Sometimes people want to use their Wi-Fi when they are outdoors on the lawn, out the back by the pool, or even next door at their neighbor’s house. So, these gateways are becoming more and more sophisticated in order to provide better and better coverage.
That’s part of the story, but the other part is about truly trying to understand what the user experience is all about. There are a number of migrations under way to better understand what the user experience is like, as well as to be able to correct deficiencies in that experience.
Brake: That is without a doubt the highest focus area for the service provider customers I talk to. All of them are looking at introducing the latest state-of-the art in Wi-Fi. Also, because customers expect to get a good experience no matter where they are in their home, another trend that we are seeing is for what we call extenders.
These are small devices that may sit in more remote parts of the house, or even out in adjunct areas of the property. They extend the coverage beyond the central gateway to areas that might not otherwise be served by the signal from the main gateway.
They are definitely of interest to the operators. When we speak with them it’s always about how to get better Wi-Fi. That’s the pain point for their customers and therefore that becomes a pain point for them.
Brake: Great question. The Wireless Broadband Alliance, in a December 2016 publication, said that 80 percent of the service providers that responded to its survey were planning to migrate to the next generation of Wi-Fi specifically to improve the user experience and specifically to reduce customer churn.
So, the operators are embracing the latest technologies in order to keep the customer happy, and they are doing so in a way that targets the highest data speeds to the biggest consumers.
Often what we find is that they may have a multi-tier strategy, where their higher tier data speed customers are served with the latest state-of-the-art product and their lower data speed customers are served by vanilla units or last generation units. That allows operators to better match their capital outlay for new product with the income they derive from those customers.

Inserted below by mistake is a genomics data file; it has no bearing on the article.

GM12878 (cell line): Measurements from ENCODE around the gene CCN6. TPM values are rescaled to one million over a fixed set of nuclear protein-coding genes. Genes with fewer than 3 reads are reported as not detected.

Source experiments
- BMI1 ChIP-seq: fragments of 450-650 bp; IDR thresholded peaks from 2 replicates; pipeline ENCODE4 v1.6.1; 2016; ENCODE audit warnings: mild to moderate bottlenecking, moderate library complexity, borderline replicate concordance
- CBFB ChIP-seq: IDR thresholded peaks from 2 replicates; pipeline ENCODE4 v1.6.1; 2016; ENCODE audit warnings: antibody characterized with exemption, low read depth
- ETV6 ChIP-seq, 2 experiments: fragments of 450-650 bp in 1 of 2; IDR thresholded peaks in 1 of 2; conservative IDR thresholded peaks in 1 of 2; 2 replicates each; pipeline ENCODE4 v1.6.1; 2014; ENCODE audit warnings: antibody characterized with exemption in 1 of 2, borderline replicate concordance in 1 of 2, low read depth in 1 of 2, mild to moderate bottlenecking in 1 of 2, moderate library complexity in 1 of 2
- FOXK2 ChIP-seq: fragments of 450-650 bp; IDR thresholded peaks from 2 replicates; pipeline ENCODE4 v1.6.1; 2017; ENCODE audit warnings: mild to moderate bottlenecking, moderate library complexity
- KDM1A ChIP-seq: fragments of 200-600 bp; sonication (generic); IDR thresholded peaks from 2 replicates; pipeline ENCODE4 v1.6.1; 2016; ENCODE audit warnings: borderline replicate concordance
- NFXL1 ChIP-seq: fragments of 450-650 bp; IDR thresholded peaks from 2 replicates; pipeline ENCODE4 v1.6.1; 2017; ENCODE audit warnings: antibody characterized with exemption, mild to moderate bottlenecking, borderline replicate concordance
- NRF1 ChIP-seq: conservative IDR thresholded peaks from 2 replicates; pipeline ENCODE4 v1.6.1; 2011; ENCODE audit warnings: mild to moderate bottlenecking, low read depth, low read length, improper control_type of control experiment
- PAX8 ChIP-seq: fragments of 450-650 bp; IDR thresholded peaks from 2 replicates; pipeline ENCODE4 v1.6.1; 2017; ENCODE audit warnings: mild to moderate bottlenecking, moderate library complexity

Brake: It absolutely is important and in fact this is a key growth area for the operators I work with. Many of them are looking at double-digit growth in their customers’ data usage. So, this has a lot of focus in small- and medium-sized markets.
Technicolor is doing a number of things to address this. First of all, we have an entire family of gateway products. Depending upon the needs of the operator we can provide them with gateways that run off cable under DOCSIS. We can provide Ethernet gateways, or even fiber to the home gateways.
So, no matter what type of technology the operator uses to provide the signal into the home, we can connect up. And, as I mentioned before, there is a proliferation of the higher capability gateways with up to eight transmit and eight receive antennas. These provide outstanding performance, cutting edge performance in the home.
We also have a family of extenders that operators can offer to their premium customers and to customers who may have unique needs to get the signal out to all the areas of their home.
Finally, one important area for us is to provide better capability for the operator to really understand the user experience.
We have capabilities called Wi-Fi Doctor and Wi-Fi Conductor. These enable a diagnosis of interference, of signal blockage, and provide information to the operator so they can understand a problem and provide remedies for the consumer, often before the end subscriber even realizes there is a problem.
With all these tools, we are making a major focus for operators to improve the user experience and help them to minimize the operational expense of ever increasing customer expectations.